Am I thinking clearly here? Does anyone have any insight?


  38. Pingback: Avoiding the (trauma) bonds that bind. | loveandotherthingsthatfly·

  39. I admit, I do have trauma bonding happening. Years ago, I woke up to the fact that my husband is a Narcissist. But my hold is finances. Part time work, bad credit, emotionally drained, and fear of custody arrangements. The harder I try to change that, it seems I hit more brick walls. I have 2 daughters and a son still living at home. If I go and leave them, then I leave them to suffer as I am. Every one says leave, leave, get out, get out. But know one says, I have a paid for 3 bedroom house and will let you rent it for what you can afford for as long as you need until to finish school and can get on your feet.

    Shelters and half-way houses are not as good as everyone thinks they are. They say, they have women’s Shelters. I say, have you ever been in one. It’s not what you think.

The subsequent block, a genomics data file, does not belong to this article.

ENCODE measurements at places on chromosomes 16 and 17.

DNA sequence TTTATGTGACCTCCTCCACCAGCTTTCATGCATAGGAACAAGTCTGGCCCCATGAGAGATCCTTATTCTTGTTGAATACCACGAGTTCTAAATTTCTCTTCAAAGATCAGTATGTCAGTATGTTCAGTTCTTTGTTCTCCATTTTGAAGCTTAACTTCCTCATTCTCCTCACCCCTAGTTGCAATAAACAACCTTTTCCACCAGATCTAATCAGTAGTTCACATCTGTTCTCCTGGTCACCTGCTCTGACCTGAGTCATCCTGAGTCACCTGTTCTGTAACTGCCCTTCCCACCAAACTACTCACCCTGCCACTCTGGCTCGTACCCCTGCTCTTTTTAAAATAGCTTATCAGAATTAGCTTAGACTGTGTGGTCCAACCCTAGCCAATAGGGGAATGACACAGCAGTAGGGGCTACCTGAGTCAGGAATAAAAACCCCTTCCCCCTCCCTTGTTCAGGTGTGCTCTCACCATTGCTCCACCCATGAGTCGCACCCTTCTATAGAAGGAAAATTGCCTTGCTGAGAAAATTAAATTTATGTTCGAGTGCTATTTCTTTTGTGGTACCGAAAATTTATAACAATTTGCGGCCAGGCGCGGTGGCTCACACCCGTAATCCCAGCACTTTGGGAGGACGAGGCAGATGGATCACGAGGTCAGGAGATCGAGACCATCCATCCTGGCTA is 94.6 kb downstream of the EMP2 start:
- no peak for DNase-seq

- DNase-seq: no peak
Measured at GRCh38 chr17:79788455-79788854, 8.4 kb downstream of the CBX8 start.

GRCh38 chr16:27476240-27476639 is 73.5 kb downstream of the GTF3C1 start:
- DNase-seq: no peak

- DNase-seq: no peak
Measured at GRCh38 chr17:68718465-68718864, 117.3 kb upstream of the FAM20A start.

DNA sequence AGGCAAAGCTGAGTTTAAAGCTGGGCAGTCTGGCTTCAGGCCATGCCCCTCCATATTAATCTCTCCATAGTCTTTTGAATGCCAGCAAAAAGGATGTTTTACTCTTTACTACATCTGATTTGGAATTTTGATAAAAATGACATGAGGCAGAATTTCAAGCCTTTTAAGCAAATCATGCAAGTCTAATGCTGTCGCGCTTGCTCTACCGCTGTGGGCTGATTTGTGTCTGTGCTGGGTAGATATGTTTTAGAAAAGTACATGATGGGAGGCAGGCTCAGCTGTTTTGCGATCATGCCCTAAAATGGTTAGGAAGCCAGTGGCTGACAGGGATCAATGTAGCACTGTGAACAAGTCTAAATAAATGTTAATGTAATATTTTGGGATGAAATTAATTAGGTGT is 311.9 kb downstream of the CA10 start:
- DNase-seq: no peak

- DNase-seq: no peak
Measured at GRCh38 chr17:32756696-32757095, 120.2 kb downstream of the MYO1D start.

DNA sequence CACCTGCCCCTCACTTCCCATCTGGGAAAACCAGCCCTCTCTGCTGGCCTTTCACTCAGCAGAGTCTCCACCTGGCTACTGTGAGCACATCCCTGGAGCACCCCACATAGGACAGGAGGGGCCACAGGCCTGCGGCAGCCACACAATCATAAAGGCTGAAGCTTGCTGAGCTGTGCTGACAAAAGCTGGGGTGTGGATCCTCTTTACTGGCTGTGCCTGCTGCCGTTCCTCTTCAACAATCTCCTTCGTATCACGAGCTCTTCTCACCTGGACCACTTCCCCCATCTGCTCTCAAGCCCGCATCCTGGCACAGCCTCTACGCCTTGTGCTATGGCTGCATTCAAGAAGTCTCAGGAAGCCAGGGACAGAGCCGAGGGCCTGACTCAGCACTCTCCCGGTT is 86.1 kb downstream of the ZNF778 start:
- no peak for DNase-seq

Everyone says leave, but no one provides a way for us to leave. And he would still get custody and try to make me pay child support because I don’t have the means to provide for us. Some women stay because they don’t have the means to leave.


  40. Pingback: Useful links – Iris Finds Freedom·

  41. Pingback: But I can't leave! I still love my Jerkface! - Bye-Bye, Jerkface.·

  42. Thank you so much for writing this post. It was exactly what I needed today. I’m going to go check out the rest of your blog straight away! You’re a such gifted writer in addition to writing about incredibly important subjects. Thank you thank you thank you!


    • Because domestic violence perpetrators are predominantly male – which is not to say women can’t be abusive too. Men who find the articles on this site to be of assistance tell me they simply switch ‘he’ for ‘she’ in reading.


Have your voice heard, here! (Anonymous comments accepted)

Fill in your details below or click an icon to log in:

WordPress.com Logo

You are commenting using your WordPress.com account. Log Out /  Change )

Twitter picture

You are commenting using your Twitter account. Log Out /  Change )

Facebook photo

You are commenting using your Facebook account. Log Out /  Change )

Connecting to %s